If you read nothing else today, make it Mark Schmitt's piece on merging the security theme Democrats are finding in Social Security with opportunity. I've been beating this drum for awhile (and others have been pounding on it long before me), but it couldn't be more important. The Democrats are currently trapped in a war of outdated critiques. Will we move towards an archaic populism that pretends we can stop outsourcing, or will we embrace a Republican-lite philosophy of corporate cronyism? We've apparently settled on a weird state between the two, and so we spend a few months after every election yelling at each other over the incoherence of our position. There is, as Joe Klein would term it, an information age (or post-industrial) populism ready to be assumed by the first party to grab it. Better yet, it fits perfectly with the current priorities and crusades of the Democratic party. Simply put, the government exists to reduce risk to the worker so they have more freedom to take...
  • Parties Matter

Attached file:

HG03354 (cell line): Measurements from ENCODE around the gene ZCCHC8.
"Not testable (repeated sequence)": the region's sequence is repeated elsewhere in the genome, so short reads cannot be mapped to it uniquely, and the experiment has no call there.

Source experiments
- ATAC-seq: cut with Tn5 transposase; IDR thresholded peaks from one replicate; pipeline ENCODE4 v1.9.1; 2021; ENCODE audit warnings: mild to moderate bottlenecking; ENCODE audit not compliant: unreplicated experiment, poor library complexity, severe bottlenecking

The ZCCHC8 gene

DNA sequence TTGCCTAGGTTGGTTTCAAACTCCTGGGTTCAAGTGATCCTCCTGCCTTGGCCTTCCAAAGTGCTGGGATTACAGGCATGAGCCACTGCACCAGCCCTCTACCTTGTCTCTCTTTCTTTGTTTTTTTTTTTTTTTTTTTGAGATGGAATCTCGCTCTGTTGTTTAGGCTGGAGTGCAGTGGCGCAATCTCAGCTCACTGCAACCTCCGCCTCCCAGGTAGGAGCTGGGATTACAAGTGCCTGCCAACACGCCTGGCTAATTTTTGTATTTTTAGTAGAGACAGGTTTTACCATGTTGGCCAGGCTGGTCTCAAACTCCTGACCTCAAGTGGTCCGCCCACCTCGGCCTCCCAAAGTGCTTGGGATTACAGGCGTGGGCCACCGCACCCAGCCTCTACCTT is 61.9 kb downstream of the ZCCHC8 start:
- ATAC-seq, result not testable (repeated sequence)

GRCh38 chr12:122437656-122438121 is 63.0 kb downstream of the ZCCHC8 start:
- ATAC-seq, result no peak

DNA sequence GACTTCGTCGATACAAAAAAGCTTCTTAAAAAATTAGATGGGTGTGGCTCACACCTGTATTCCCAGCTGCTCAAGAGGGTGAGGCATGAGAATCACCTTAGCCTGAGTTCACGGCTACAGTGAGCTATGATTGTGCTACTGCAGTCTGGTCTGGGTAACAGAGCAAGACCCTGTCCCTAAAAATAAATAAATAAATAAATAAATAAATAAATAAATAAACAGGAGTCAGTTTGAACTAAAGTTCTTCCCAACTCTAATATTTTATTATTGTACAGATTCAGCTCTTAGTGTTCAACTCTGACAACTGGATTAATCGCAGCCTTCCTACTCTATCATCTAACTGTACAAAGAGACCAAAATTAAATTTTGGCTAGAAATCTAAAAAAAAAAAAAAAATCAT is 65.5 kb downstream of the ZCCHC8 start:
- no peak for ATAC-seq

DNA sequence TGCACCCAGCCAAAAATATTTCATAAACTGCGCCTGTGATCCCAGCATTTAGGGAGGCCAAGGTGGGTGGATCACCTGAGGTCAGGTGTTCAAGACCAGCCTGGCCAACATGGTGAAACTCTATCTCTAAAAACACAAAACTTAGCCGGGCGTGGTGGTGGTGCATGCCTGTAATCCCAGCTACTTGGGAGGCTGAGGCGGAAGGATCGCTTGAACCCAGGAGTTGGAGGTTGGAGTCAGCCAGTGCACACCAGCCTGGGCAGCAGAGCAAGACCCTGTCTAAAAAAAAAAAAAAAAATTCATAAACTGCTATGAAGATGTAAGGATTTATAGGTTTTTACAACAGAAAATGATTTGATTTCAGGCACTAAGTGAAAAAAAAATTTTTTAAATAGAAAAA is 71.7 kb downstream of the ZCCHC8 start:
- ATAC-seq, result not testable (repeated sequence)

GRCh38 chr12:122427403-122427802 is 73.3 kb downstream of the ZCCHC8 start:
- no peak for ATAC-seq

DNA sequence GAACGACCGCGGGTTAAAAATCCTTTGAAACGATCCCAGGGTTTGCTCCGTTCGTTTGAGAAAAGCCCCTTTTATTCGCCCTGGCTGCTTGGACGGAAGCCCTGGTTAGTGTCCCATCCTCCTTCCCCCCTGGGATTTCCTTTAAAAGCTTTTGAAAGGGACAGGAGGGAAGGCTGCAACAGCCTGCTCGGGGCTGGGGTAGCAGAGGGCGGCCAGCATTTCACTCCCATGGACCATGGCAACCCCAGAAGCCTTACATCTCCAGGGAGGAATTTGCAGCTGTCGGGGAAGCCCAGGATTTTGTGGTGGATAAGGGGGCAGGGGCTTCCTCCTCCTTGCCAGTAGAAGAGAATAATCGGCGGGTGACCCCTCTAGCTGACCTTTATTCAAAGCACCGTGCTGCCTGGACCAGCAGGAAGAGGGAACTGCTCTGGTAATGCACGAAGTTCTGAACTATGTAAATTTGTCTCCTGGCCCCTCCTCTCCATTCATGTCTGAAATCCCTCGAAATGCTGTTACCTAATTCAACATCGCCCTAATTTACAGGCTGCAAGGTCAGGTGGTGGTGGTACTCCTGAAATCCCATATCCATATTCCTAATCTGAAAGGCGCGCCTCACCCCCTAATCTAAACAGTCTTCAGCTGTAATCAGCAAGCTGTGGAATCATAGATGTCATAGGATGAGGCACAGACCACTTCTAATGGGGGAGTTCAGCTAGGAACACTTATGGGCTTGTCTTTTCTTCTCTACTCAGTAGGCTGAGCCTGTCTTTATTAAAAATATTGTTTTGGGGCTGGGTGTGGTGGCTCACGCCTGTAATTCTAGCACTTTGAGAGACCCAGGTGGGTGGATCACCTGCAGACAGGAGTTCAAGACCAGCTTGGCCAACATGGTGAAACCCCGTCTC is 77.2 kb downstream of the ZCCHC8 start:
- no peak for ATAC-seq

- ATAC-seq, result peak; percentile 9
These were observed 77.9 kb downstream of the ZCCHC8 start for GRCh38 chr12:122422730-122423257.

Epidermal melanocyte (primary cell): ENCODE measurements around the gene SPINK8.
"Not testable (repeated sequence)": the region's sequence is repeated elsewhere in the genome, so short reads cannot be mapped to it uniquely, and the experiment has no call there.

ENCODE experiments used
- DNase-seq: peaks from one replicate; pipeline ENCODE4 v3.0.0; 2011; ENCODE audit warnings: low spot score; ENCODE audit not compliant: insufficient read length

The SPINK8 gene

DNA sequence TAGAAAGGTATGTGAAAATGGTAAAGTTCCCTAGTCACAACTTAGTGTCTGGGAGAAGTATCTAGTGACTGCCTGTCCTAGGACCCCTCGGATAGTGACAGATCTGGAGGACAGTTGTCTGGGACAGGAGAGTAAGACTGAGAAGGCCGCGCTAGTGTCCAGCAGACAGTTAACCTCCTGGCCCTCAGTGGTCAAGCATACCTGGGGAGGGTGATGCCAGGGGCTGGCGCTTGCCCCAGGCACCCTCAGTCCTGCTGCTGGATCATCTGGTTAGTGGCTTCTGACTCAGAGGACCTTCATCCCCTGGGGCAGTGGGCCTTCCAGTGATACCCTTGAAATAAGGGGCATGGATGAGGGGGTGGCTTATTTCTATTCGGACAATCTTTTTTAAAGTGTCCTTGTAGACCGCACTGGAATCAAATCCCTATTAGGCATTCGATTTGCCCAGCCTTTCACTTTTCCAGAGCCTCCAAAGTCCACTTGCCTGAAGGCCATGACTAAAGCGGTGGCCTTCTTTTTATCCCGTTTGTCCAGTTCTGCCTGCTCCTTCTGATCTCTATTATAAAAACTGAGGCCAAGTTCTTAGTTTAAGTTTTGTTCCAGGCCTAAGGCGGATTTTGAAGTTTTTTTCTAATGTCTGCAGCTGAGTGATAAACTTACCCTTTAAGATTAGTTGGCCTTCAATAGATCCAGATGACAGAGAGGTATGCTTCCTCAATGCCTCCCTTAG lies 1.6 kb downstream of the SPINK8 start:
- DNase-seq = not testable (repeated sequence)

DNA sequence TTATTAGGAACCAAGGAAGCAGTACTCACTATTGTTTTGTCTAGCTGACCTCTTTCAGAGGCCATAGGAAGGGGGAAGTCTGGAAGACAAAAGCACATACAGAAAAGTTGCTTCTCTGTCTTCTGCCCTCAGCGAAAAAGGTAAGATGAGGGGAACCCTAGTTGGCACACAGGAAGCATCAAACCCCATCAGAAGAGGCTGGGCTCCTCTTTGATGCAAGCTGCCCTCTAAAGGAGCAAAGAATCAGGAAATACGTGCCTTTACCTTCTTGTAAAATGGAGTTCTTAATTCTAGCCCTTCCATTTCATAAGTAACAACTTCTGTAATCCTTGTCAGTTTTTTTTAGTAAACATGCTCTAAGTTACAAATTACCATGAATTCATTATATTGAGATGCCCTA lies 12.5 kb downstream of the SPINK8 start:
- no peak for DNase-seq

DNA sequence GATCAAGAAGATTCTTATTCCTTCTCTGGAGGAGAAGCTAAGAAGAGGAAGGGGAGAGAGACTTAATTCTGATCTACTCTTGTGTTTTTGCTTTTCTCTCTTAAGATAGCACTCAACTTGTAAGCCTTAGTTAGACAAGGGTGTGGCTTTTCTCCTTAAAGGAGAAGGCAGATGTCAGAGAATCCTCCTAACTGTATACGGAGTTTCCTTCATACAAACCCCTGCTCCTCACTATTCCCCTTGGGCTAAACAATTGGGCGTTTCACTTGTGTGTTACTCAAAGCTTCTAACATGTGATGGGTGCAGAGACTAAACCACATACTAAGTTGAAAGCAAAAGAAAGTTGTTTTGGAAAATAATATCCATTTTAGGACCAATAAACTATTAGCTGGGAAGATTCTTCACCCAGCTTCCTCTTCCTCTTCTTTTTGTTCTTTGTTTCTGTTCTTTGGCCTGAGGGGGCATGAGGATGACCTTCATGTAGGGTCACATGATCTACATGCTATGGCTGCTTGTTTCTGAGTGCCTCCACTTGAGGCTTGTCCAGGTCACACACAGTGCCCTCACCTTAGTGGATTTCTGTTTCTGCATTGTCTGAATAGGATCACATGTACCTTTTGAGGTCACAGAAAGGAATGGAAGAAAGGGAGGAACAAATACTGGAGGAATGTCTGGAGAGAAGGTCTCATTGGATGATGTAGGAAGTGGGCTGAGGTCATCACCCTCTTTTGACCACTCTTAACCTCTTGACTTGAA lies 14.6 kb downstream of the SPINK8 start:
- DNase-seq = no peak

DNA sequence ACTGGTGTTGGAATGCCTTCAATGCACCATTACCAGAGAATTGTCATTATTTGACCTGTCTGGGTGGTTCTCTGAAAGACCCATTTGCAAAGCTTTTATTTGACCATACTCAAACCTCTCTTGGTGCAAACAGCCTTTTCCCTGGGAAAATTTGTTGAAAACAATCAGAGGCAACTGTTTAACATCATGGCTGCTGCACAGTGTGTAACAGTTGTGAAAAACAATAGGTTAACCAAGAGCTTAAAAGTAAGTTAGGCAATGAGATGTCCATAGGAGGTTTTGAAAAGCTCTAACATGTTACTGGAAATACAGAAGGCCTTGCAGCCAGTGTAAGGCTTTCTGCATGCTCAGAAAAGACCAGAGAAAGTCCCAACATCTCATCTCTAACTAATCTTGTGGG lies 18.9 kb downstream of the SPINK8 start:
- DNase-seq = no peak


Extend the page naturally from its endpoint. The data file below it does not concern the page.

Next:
Responding to me, Matt writes : the politics of security are largely about image (the politics of everything are), but the important thing to note is that you can't just whip up some issues and an "image" cooked to order when it comes time to run a presidential campaign. You need to have some idea of what it is you're trying to market, and some experience with various people actually trying to market it. And perhaps most important of all, one key element of "image" is not looking uncomfortable discussing these topics, and one easy way to do that is to actually be comfortable and confident that you know what you're talking about and understand where you want to take the country. That's absolutely correct. One reason it's so much easier for Republicans to be judged tough on security is that any of them can do it, no experience required. Ronald Reagan was a former actor and Governor of California who was elected during the height of the Cold War. His foreign policy background didn't...